April 30, 2007 — -- Terrorist attacks around the world are at an all-time high, according to a new State Department report.
The report also suggests that al Qaeda and the Taliban have been resurgent despite setbacks to their leadership. Instead, they have changed their tactics and added to what the report for the first time calls a "global insurgency."
The State Department's 2006 Country Report on Terror, an annual worldwide survey of terrorism, notes that terror attacks increased 25 percent last year from the previous year. The 14,338 attacks worldwide killed 20,498 people.
The majority of those attacks took place in Iraq and Afghanistan, countries the United States has referred to as the front lines in the war on terror. Almost half of the terror attacks in the world occurred in Iraq last year. There, 6,630 attacks killed approximately 13,000 people.
Not even the death of al Qaeda in Iraq leader Abu Musab al-Zarqawi, touted by the Bush administration as a major development in the war on terror, was able to stem the tide of terror in Iraq.
"The June 7 death of [al Qaeda in Iraq's] leader, Abu Musab al-Zarqawi, damaged the group's leadership but did not diminish attacks against coalition forces and Iraqis nor did it halt overall increasing attack trends by the group," the report says.
Afghanistan is going in the wrong direction too, according to the report. The Taliban and al Qaeda have regrouped after their 2001 ouster from power, resulting in a 50 percent increase in terrorist attacks in Afghanistan last year -- to 749 from 491 in 2005.
"Despite this progress, the Taliban-led insurgency remained a capable and resilient threat to stability," the report says, citing effective Taliban propaganda as a major reason for the group's resurgence.
Despite the staggering number of attacks, the report does not cite Iraq in its list of terrorist safe havens.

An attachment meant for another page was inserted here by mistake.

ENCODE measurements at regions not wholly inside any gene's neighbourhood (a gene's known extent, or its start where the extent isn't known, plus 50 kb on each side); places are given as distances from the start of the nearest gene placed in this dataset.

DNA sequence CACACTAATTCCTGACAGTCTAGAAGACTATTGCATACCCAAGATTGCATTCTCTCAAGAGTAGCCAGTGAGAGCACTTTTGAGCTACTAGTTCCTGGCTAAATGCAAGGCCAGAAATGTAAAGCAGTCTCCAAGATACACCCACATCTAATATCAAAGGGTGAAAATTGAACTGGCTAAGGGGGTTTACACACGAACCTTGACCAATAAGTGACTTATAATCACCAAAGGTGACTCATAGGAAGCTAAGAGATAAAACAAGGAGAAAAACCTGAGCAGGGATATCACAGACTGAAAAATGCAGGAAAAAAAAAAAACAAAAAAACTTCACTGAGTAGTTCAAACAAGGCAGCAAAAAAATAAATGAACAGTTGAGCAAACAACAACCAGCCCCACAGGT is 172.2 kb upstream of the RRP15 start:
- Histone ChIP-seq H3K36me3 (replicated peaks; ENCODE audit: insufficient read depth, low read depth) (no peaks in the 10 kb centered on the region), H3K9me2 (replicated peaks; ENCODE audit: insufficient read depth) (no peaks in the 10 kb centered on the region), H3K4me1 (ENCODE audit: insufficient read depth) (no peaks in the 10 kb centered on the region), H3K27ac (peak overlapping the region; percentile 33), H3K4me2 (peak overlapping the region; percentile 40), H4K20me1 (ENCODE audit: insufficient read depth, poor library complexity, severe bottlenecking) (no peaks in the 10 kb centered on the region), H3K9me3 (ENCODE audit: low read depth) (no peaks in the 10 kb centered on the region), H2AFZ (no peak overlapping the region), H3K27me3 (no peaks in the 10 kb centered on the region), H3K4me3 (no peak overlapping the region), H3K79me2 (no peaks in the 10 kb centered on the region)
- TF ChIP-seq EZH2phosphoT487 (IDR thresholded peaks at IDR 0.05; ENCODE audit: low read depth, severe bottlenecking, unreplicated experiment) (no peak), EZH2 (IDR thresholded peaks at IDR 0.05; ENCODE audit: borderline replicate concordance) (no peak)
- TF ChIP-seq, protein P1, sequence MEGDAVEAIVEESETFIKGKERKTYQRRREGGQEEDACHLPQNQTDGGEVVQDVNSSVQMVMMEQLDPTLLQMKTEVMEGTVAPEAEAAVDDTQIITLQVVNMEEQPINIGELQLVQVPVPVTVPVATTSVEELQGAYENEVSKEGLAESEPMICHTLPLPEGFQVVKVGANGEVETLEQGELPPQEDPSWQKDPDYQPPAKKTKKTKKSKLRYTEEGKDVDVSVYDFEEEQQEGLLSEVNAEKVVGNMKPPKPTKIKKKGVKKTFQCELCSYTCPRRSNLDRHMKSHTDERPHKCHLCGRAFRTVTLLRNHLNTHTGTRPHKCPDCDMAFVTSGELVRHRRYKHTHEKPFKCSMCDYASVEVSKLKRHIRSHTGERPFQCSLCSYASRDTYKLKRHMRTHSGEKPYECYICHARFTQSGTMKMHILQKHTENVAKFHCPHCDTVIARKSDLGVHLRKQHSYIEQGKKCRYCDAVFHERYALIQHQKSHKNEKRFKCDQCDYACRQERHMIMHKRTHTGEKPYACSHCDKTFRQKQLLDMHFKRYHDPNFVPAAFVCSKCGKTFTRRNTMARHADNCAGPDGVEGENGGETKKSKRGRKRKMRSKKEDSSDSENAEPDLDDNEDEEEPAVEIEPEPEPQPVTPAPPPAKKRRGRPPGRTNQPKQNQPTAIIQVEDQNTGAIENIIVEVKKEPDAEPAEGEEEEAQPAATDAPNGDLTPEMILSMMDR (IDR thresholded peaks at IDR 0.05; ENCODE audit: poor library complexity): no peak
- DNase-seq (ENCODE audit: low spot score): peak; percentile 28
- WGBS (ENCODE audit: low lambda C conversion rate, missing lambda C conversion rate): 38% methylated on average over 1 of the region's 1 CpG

"Iraq is not currently a terrorist safe haven, but terrorists, including Sunni groups like al Qaeda in Iraq, Ansar al-Islam and Ansar al-Sunna, as well as Shia extremists and other groups view Iraq as a potential safe haven and are attempting to make it a reality," the report says, echoing language used in the 2005 report.
When asked why Iraq was not on the list, the acting coordinator of the State Department's Office of Counterterrorism, Frank Urbancic, told reporters, "Well, it's a potential safe haven this year. And we simply looked at the assessment according to the definition that we use."
"The situation is serious and we're watching it. I mean, there's no question that they are increasing their capabilities," Urbancic added, referring to the terrorists in Iraq.
"Al Qaeda had a banner year in 2006," Bruce Reidel, a Middle East expert at the Brookings Institution, told ABC News. "It staged a significant comeback in Afghanistan. Its franchise in Iraq had its best year ever from their standpoint."
In percentage terms, the biggest increase in terrorism is actually in Africa, which saw a 64 percent increase, largely because of violence in Sudan and in Nigeria.
There are some bright spots in the report. Attacks were down considerably in Europe and South Asia. Indonesia, the world's largest Muslim country and a victim of horrific attacks in recent years, saw terrorism drop 95 percent last year.
The terrorism report also gives some insight into the victims of terrorism. More than 1,800 children were killed or injured in attacks last year, up more than 80 percent from the previous year. More than half the victims of terrorism last year were Muslims.
The report also says that terrorists are changing their tactics.
"Early [al Qaeda] terrorist attacks were largely expeditionary. The organization selected and trained terrorists in one country, then clandestinely inserted a team into the target country to attack a pre-planned objective," the report says.
"We have seen a trend toward guerilla terrorism, where the organization seeks to grow the team close to its target, using target country nationals," the report explains.
"A deeper trend is the shift in the nature of terrorism, from traditional international terrorism of the late 20th century into a new form of transnational non-state warfare that resembles a form of global insurgency. This represents a new era of warfare," the report says.